Al-Ghazali on Intention, Sincerity and Truthfulness is a translation of the thirty-seventh chapter of The Revival of the Religious Sciences (Ihya’ ‘Ulum al-Din). Like Al-Ghazali on Patience and Thankfulness, this chapter falls in the last of the four sections of the Ihya’, the section dealing the virtues or what is conducive to salvation. Here Ghazali deals with the very important subject of intention, which is of crucial importance in Islam. Ghazali asks: ‘How can someone ignorant of the meaning of intention verify his own intention; or how can someone ignorant of the meaning of sincerity verify his own sincerity; or how can someone sincerely claim truthfulness if he has not verified its meaning?’ Al-Ghazali on Intention, Sincerity and Truthfulness includes an introduction that places the topic in the context of Islamic ethics.
Imam Abu Hamid Muhammad al-Ghazali (450/1058-505/1111) is widely known by the honorific, 'the Sultan of the Saints (awliya) of Allah'. In the history of the Saints of Islam, Shaikh Abd al-Qadir stands out as being unique, in the broad scope of perfection that includes his lineage, his complete development, piety, knowledge of the religion and adherence to the Sacred Law (Sharia), his intimate and direct knowledge of the Divine, and his establishment by the Lord of All the Worlds at the level of Reality (Haqiqa). Shaikh 'Abd al-Qadir lived almost a thousand years ago, but his words transcend the time and place in which they were recorded to span the centuries without difficulty.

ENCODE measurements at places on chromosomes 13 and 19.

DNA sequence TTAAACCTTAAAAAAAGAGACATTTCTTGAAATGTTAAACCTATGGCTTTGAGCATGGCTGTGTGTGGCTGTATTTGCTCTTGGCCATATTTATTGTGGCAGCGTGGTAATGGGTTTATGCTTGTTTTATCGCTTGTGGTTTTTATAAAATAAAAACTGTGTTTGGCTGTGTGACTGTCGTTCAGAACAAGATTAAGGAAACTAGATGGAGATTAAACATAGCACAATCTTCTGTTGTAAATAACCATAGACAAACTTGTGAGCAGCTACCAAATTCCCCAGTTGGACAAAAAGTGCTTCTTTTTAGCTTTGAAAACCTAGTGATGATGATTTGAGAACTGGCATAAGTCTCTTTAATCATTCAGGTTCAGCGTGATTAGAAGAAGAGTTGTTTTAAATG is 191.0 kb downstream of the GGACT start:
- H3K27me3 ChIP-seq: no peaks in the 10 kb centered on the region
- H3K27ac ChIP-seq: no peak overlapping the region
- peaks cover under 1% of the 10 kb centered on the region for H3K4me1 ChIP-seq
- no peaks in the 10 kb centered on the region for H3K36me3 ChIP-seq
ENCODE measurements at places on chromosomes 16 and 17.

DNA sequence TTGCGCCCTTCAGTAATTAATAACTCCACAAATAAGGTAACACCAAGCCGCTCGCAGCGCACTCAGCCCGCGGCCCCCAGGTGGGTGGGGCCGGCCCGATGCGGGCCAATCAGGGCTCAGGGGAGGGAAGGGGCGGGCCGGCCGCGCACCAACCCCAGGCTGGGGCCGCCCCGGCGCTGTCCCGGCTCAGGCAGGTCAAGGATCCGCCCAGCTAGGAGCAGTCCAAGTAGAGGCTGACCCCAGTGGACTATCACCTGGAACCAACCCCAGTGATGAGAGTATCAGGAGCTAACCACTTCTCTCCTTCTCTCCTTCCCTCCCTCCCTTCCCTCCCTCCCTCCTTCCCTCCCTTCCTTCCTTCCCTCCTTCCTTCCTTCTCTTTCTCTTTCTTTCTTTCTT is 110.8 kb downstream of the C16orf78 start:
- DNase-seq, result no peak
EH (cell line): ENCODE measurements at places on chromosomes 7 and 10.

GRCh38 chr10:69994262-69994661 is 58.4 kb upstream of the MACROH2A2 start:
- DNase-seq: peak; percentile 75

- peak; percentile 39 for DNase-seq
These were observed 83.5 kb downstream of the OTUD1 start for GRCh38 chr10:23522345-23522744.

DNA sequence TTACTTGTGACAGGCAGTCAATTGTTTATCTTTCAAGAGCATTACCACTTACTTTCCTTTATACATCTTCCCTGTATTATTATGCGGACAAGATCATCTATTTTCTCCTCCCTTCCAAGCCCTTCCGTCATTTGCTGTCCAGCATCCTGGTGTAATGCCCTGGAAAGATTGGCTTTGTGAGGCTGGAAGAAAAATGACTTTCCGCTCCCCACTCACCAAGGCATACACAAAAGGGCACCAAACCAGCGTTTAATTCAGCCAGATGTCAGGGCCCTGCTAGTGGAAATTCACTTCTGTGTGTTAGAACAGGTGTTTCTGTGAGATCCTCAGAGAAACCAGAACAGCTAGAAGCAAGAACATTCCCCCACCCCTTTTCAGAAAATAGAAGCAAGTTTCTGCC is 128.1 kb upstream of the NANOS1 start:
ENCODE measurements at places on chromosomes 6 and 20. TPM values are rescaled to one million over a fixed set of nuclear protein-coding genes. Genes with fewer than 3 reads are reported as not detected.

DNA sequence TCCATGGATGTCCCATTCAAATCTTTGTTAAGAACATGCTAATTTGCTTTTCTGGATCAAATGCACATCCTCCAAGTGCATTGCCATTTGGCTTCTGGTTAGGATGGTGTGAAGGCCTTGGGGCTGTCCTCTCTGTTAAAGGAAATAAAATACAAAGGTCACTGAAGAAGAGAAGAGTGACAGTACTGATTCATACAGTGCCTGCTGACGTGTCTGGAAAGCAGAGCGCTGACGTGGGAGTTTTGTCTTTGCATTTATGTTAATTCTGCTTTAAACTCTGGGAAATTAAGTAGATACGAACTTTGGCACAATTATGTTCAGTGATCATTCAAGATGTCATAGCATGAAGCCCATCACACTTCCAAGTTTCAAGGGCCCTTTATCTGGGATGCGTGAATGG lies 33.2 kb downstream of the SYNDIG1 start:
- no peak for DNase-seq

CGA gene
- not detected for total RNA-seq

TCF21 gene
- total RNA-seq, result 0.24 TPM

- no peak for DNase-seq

Revered to this day as the supreme spiritual helper (al-Ghawth al-A'zam) the Shaikh addresses his audience at a level that bypasses the heart and mind. His discourses are justly ranked among the most beautiful oratory the world has ever known.
He is justly described as a "towering figure" in the history of Islam. He was born in the Iranian town of Tus, studied Islamic law and theology at the Seljuq College in Nishapur, and became a distinguished professor at the famous Nizamiyya University in Baghdad.
Despite his glittering success, he was inwardly dissatisfied, so he abandoned his career for the life of hardship, abstinence and devotion to worship. During ten years of wandering, he experienced a spiritual transformation, in which the Truth came to him at last, as something received rather than acquired.
Blessed with an inner certainty, he then applied his outstanding faculties and vast learning to the task of revitalizing the whole Islamic tradition. Through his direct personal contacts, and through his many writings, he showed how every element in that tradition could and should be turned to its true purpose.